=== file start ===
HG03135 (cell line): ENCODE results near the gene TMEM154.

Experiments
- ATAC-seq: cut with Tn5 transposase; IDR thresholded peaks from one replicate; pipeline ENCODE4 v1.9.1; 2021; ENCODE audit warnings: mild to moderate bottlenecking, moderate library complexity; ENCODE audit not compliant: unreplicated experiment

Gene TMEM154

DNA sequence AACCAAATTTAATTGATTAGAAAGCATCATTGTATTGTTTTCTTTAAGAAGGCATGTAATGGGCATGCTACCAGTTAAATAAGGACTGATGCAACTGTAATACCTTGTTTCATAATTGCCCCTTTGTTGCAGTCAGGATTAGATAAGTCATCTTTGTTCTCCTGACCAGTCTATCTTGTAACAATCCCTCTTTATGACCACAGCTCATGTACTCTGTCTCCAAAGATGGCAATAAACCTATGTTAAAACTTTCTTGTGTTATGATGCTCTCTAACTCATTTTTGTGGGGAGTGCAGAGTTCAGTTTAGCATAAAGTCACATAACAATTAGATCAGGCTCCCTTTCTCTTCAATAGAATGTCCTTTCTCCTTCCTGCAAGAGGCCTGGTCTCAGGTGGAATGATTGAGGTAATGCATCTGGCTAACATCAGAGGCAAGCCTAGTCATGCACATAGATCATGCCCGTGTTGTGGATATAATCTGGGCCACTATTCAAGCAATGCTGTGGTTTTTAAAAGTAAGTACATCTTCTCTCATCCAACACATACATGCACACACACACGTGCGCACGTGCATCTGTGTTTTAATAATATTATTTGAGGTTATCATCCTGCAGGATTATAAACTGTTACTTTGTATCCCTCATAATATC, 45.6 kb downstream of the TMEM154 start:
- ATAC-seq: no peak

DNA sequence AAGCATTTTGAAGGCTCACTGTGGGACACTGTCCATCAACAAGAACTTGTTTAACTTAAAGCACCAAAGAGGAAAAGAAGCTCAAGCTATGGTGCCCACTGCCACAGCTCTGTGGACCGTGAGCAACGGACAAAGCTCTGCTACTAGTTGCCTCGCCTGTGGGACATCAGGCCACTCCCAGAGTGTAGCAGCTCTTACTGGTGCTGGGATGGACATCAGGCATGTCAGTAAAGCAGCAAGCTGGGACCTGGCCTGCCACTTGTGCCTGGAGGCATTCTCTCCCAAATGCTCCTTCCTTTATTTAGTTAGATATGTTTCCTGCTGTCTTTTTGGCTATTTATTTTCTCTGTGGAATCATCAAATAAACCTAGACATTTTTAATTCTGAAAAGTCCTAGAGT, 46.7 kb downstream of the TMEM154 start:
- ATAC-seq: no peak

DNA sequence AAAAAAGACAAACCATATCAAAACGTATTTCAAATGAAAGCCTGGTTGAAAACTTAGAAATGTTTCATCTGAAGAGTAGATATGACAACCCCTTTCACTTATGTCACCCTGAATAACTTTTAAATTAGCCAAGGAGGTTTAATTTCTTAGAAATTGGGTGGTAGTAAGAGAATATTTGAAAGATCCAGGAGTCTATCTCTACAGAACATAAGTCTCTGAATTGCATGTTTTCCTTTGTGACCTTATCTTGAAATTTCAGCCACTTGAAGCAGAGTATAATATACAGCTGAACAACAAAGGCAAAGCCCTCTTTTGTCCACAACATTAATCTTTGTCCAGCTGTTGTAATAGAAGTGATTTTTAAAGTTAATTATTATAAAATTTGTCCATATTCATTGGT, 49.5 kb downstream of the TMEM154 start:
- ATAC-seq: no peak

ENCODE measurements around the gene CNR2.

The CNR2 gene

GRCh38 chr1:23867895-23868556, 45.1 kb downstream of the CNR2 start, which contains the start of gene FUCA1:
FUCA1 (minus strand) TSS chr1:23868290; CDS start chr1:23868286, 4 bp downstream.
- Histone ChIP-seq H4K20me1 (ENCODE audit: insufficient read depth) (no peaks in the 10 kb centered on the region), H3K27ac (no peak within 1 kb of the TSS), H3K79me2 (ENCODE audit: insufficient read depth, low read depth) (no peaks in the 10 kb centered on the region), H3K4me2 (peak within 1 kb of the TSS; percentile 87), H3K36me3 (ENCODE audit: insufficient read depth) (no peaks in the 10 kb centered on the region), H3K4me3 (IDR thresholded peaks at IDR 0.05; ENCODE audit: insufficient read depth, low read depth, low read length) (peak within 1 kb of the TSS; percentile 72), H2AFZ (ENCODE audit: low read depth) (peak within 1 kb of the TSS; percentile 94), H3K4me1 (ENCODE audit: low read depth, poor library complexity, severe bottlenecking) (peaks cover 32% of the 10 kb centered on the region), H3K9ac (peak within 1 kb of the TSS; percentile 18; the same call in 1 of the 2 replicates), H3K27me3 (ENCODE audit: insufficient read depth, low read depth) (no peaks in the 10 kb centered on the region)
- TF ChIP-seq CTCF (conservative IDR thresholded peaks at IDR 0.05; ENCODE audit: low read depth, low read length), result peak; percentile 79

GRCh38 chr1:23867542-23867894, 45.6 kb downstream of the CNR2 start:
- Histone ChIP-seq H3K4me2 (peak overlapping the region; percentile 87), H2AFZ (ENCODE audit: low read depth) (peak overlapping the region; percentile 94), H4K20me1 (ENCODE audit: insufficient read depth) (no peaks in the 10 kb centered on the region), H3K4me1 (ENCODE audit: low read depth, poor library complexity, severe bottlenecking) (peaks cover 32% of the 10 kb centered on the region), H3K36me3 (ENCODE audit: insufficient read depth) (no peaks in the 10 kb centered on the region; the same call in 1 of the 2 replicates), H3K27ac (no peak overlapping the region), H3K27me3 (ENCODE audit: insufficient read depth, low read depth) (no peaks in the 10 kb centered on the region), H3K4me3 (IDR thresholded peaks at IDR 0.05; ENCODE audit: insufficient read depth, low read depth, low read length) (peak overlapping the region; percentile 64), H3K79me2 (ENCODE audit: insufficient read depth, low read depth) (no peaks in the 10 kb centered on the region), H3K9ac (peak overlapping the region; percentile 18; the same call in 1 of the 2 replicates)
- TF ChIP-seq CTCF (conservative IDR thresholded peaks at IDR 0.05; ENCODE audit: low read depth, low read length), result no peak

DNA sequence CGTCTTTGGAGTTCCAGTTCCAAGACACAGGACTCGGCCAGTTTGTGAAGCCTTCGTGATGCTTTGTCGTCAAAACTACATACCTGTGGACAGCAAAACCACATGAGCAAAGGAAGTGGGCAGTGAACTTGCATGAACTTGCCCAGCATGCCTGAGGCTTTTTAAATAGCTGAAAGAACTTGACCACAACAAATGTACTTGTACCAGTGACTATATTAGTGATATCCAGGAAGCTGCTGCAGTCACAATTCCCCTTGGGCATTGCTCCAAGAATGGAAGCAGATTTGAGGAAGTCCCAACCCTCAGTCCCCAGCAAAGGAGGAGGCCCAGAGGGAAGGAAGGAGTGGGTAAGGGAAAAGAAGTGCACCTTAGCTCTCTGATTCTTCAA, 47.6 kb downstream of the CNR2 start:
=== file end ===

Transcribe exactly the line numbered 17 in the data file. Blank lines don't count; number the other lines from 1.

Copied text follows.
GRCh38 chr1:23867542-23867894, 45.6 kb downstream of the CNR2 start: